Donald W. Winnicott and the history of child and adolescent mental health services
Call for applications
Deadline: 15 February 2015
Have you completed or are you close to completing a Master’s degree in History of Medicine, Modern History, Science and Technology Studies, Sociology of Health or Medicine, or a related field? Are you interested in the history of psychiatry in the second half of the twentieth century? Are you looking for a funded PhD project?
Applications are invited for a PhD studentship on Donald W. Winnicott and the impact that the work of this pioneering paediatrician and psychoanalyst had on child and adolescent mental health services in Britain since the Second World War. The studentship will commence in September 2015, and is tenable for three years’ full-time study.
History of CAMHS
Psychiatric, psychological and psychotherapeutic services for children and adolescents have changed radically in Britain in the decades since the Second World War. Before the 1940s, only a handful of pioneering, psychoanalytically trained practitioners specialised on the treatment of children in clinical settings. A somewhat a larger number of children came into contact with Child Guidance clinics, usually run by local educational authorities. In the decades following the launch of National Health Service in 1948 child psychiatry and Child Guidance were transformed into a complex network of services, which since the 1990s have been generally referred to as Child and Adolescent Mental Health Services (CAMHS). With this project we hope to start unpacking some of the assumptions and approaches built into CAMHS from its post-war inception, helping us to better understand how these have informed the framework and delivery of such services today.
We are especially interested in the ways in which psychodynamic approaches continued to shape practices in a context increasingly dominated by biomedical concepts. We specifically wish to study those associated with the work of Donald W. Winnicott, a paediatrician who trained as a psychoanalyst. Winnicott promoted principles based on psychodynamic understanding of intimate relationships from infancy as essential for optimal every-day and specialist child care, therapeutic plans and educational provision. He advocated the use of ordinary language to engage with children’s maturational processes and those providing their care [the “Facilitating Environment”] to optimise health and development. Winnicott frequently recorded radio programmes and, as an early exponent of the public broadcasting role of child health and welfare specialists, was particularly visible to a broad public.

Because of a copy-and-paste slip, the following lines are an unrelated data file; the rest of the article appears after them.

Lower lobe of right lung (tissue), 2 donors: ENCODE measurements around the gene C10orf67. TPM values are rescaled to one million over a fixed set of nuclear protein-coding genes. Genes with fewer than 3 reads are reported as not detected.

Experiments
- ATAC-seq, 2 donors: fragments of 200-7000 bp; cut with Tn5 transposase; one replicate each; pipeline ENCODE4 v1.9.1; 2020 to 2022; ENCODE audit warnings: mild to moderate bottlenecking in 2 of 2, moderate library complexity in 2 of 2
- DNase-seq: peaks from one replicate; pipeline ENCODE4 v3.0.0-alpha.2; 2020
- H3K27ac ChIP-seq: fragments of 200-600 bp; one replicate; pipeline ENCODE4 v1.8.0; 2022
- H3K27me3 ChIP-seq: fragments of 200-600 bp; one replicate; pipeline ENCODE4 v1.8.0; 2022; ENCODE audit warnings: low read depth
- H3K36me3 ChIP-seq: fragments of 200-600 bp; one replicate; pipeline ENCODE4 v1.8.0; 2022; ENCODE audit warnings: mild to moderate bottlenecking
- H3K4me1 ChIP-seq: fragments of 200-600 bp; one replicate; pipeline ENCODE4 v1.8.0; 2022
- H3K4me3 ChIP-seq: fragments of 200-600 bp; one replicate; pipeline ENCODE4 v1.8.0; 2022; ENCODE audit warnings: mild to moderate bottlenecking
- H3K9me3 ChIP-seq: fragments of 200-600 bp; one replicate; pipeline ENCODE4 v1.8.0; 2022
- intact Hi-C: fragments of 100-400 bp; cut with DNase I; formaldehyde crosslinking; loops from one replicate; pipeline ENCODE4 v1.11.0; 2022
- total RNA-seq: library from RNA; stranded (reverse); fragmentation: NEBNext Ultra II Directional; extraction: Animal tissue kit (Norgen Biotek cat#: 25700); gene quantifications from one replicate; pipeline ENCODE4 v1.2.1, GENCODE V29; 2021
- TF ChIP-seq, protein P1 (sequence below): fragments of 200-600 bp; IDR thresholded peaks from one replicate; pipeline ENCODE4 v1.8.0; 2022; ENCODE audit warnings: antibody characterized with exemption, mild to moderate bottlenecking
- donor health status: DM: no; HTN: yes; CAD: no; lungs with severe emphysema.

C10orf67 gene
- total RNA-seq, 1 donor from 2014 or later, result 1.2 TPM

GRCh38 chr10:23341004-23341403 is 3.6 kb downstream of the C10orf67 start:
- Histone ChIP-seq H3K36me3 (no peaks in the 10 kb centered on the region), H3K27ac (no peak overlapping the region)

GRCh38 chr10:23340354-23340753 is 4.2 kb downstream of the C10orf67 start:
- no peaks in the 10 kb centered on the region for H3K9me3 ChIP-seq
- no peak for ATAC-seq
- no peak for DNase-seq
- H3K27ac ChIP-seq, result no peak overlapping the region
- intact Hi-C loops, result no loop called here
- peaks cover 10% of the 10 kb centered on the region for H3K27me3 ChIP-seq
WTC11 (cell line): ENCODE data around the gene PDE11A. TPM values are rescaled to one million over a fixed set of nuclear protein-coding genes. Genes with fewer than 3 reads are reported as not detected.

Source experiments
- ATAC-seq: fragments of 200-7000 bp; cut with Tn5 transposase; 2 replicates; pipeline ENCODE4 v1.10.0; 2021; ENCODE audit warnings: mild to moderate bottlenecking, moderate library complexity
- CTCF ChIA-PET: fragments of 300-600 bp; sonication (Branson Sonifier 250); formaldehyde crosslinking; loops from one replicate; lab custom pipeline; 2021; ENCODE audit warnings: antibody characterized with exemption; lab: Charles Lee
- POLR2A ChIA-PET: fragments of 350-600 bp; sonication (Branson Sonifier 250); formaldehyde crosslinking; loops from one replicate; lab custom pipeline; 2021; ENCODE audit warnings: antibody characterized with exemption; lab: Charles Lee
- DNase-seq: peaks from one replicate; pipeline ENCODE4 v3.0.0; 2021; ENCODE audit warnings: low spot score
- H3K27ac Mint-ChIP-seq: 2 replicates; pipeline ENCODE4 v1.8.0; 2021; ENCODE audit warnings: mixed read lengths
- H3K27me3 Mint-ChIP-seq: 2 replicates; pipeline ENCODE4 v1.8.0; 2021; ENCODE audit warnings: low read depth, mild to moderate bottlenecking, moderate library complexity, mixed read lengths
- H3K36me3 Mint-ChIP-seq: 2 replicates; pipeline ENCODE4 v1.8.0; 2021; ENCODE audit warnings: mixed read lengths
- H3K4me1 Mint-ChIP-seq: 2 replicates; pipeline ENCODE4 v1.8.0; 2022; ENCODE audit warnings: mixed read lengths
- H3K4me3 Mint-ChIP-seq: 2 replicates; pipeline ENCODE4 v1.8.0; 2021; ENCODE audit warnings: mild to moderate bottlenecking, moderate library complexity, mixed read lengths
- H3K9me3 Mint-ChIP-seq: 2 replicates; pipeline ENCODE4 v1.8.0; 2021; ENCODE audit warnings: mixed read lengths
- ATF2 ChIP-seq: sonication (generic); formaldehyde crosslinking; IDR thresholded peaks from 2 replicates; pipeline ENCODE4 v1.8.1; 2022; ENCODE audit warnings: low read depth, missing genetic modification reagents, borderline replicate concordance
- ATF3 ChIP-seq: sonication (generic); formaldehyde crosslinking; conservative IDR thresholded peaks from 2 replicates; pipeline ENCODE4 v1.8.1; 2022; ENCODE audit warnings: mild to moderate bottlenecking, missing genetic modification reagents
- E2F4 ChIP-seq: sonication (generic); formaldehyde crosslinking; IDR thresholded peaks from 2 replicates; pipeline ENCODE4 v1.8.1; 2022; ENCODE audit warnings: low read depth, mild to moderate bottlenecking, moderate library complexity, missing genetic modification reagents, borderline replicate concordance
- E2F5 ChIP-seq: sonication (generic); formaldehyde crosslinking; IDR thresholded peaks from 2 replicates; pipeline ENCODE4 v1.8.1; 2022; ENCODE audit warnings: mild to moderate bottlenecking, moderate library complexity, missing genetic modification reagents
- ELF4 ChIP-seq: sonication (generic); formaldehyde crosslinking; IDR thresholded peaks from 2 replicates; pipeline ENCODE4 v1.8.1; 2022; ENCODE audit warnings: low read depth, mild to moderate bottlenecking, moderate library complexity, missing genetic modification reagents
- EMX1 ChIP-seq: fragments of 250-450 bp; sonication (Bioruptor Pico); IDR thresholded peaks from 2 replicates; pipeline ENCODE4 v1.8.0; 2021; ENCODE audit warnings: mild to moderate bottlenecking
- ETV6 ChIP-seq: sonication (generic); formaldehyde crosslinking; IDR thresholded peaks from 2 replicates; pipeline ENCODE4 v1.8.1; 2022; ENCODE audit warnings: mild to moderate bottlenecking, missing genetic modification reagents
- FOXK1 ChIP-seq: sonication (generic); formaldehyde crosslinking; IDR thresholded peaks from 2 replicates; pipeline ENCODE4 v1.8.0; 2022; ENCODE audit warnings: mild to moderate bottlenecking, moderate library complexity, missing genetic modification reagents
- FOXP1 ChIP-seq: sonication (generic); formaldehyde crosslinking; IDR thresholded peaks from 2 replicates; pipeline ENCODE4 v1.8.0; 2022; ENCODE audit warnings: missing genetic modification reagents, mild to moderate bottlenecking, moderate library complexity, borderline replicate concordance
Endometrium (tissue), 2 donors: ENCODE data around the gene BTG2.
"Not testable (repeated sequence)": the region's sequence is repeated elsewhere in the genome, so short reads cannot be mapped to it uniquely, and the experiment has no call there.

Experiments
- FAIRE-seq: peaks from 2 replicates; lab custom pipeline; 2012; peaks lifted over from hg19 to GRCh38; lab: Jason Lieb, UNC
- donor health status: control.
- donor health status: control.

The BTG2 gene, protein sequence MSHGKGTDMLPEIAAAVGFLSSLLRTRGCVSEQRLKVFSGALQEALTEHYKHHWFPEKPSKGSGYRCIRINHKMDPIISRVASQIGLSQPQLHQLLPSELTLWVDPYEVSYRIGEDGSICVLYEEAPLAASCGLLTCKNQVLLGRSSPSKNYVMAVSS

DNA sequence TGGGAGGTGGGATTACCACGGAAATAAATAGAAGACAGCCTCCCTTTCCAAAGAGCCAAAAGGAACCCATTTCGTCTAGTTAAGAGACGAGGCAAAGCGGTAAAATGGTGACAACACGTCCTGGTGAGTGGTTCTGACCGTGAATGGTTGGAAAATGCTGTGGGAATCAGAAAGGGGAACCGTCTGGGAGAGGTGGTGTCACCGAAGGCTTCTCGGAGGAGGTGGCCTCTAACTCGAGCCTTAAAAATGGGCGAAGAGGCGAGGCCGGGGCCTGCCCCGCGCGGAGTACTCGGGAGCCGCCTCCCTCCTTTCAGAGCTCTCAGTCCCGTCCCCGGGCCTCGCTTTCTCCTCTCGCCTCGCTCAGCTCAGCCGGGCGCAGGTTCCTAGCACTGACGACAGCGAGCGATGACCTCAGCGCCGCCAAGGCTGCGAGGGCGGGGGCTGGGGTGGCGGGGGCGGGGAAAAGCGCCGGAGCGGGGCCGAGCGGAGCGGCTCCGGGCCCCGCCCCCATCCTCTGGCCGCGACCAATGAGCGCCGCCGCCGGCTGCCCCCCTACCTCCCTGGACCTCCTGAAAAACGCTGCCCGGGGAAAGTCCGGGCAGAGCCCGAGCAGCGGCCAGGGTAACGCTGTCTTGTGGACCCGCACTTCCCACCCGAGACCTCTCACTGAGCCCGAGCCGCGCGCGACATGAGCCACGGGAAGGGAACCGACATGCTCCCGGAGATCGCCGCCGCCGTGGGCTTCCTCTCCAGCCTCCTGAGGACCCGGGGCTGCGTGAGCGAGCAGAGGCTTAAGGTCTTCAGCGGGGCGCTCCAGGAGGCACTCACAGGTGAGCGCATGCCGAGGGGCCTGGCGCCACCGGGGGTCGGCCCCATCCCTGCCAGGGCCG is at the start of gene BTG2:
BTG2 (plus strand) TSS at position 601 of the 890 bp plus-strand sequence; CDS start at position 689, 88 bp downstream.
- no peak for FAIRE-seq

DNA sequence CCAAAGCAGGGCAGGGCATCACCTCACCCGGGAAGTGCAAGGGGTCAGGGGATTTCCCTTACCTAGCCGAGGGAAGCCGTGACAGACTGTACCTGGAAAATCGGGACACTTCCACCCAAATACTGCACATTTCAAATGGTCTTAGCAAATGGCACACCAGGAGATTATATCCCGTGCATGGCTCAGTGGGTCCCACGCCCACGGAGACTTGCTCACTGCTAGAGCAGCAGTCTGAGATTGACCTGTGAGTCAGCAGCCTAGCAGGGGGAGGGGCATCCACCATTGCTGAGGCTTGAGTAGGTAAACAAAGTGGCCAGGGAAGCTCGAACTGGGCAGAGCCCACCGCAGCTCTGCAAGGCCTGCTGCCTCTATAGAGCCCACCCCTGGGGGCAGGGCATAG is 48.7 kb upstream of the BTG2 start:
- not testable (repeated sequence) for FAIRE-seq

There is significant scope for the student undertaking this project to develop their own thematic and empirical interests
Among the relevant topics that might be covered are: the impact of Winnicottian (and other psychodynamic) approaches on child and adolescent psychiatry; tensions between psychodynamic approaches and biomedically informed concepts; the growing role of psychoactive drugs; reforms of CAMHS and the importance placed upon the practitioner-patient relationship as an essential tool for assessment and therapy.
The project is funded through the North West Doctoral Training Centre (NWDTC), the largest Economic and Social Research Council (ESRC) funded DTC in England, which includes Lancaster University, the University of Liverpool and the University of Manchester. This is a CASE award, which means that we have a non-academic partner for the project, the Squiggle Foundation, an organisation dedicated to studying and disseminating the work of Donald Winnicott.
The PhD studentship will be held at the University of Manchester’s Centre for the History of Science, Technology and Medicine (CHSTM), which is internationally recognised for its work on the history of modern and contemporary science, technology and medicine. The student will be jointly supervised by Dr Carsten Timmermann (CHSTM, University of Manchester) and Dr Celia Roberts (Sociology, Lancaster University). Dr Adrian Sutton, the Director of the Squiggle Foundation will take an active part in the supervision of the student.
The studentship will cover university fees at UK/EU rates, and provide a living allowance subject to the ESRC’s residency requirements.
Candidates should have a strong Master’s degree in History or Social Studies of Medicine, Science and Technology Studies, or a related subject.
To apply, please send the following to Dr Carsten Timmermann, firstname.lastname@example.org, by 15 February 2015:
- a CV,
- a sample of writing
- a covering letter outlining reasons for application
Potential applicants are encouraged to email Dr Timmermann at the same address for further information and informal discussion.